This goes back a while to when nobodywasreadingme
I have a confession to make. Way back when I was but knee-high to a hubcap, I didn’t understand how to pronounce the word heresy. I thought it was hearsay, and felt that burning people at the stake was a rather extreme reaction to what is in effect nothing but ugly rumour. I know better now. I know how to pronounce, and how to be guilty of it.
A few days ago, I had a spirited discussion with a friend. He was agonising over the thorny question of ‘Were Laurel and Hardy funnier than the Keystone Kops?’ I said it was academic, since neither was even remotely funny. You’d have thought I had just advocated the reintroduction of children being sent up to sweep chimneys. He was outraged, almost frothing at the mouth.
But it’s true. The Golden Age of Comedy never happened. Silent comedy was a contradiction in terms. Charlie Chaplin wasn’t funny, with the exception of the scene in The Gold Rush where he eats his boots (they were made of liquorice). The Kid was hideously mawkish. Buster Keaton? Meh. Harold Lloyd? The famous scene in Safety Last where he dangles off the clock? Spare me. Laurel and Hardy? Stan Laurel was so unfunny that he got ridden out of town on the rail from his native Ulverston in Cumbria, and fetched up in the USA where he teamed up with somebody who was, if anything, even unfunnier.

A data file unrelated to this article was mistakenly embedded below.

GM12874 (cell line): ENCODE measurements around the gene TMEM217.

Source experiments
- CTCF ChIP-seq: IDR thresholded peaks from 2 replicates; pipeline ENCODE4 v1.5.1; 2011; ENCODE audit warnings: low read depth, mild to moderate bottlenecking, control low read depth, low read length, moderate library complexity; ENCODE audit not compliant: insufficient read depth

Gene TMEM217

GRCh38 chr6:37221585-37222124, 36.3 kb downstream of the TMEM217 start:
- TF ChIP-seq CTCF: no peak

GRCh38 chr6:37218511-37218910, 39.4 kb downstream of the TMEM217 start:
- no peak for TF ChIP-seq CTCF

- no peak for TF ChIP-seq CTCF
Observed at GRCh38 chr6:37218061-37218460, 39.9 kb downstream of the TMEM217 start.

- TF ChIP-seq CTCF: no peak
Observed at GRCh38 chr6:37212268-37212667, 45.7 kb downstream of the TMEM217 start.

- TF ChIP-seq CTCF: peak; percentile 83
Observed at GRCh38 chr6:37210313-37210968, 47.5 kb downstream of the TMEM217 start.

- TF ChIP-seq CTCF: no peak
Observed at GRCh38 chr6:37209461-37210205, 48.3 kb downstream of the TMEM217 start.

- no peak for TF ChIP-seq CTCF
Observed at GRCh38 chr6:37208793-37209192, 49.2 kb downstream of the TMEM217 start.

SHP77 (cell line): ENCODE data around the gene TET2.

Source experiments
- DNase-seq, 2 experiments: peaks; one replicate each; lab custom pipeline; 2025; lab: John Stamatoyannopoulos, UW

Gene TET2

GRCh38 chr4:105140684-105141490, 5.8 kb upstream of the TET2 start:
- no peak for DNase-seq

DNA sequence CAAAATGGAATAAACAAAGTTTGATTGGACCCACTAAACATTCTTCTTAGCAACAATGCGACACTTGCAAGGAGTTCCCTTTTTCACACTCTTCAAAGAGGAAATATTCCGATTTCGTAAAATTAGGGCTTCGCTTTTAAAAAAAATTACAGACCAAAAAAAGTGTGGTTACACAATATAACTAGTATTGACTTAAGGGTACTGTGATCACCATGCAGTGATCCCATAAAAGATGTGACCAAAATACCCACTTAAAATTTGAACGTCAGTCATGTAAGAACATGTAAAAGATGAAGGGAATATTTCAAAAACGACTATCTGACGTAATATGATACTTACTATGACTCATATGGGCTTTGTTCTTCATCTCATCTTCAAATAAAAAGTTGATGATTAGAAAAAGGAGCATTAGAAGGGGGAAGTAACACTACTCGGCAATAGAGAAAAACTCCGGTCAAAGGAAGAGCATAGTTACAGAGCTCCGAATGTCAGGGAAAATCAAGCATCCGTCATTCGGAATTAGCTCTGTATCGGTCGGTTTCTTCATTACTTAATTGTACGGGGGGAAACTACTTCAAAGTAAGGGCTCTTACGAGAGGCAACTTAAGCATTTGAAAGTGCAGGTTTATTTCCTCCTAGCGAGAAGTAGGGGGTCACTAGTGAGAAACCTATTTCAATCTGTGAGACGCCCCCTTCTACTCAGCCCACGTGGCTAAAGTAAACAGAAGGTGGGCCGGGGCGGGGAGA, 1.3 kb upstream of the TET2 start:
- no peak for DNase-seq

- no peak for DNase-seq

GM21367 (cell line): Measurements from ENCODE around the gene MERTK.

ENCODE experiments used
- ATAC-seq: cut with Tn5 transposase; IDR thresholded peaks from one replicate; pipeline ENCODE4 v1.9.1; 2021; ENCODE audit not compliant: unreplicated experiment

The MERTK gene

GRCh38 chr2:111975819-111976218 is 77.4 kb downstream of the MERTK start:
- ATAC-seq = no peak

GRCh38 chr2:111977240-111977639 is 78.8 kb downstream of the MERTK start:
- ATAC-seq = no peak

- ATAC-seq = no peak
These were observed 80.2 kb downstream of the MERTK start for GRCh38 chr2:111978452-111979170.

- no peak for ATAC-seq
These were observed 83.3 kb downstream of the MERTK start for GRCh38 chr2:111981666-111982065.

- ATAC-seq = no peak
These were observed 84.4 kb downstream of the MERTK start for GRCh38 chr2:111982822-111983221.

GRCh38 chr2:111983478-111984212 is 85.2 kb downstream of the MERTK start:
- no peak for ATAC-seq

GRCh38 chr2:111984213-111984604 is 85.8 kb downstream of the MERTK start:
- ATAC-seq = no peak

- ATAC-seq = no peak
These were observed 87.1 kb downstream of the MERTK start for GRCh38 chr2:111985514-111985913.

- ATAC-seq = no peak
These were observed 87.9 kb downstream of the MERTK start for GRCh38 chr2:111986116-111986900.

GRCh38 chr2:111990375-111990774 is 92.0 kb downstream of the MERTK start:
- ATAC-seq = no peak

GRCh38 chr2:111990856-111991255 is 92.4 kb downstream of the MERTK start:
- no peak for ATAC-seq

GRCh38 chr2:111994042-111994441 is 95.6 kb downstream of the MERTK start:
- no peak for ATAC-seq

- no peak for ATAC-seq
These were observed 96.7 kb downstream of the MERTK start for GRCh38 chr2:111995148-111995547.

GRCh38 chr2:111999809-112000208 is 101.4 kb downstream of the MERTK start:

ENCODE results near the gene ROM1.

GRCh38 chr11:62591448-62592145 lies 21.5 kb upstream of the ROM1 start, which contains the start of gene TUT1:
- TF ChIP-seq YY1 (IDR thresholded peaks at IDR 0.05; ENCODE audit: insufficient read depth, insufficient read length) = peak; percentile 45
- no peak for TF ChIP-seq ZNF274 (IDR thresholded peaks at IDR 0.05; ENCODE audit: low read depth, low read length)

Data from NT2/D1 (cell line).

The Keystone Cops were spectacularly, nay heroically not funny. Mack Sennett must rank alongside Samuel Hahnemann as one of the greatest conmen of all time. He made a bloody fortune convincing a dumb public that this series of films was the best thing since sliced bread. They weren’t funny! Let’s also not forget that Roscoe ‘Fatty’ Arbuckle was a notorious pederast, and really should not be in any list of people to be admired.
There really is not one silent comedy film that is actually funny. Not one. Making them was a shameful squandering of the Earth’s resources. Each and every undeveloped reel should have been opened in strong sunlight and then burnt. At the stake if necessary.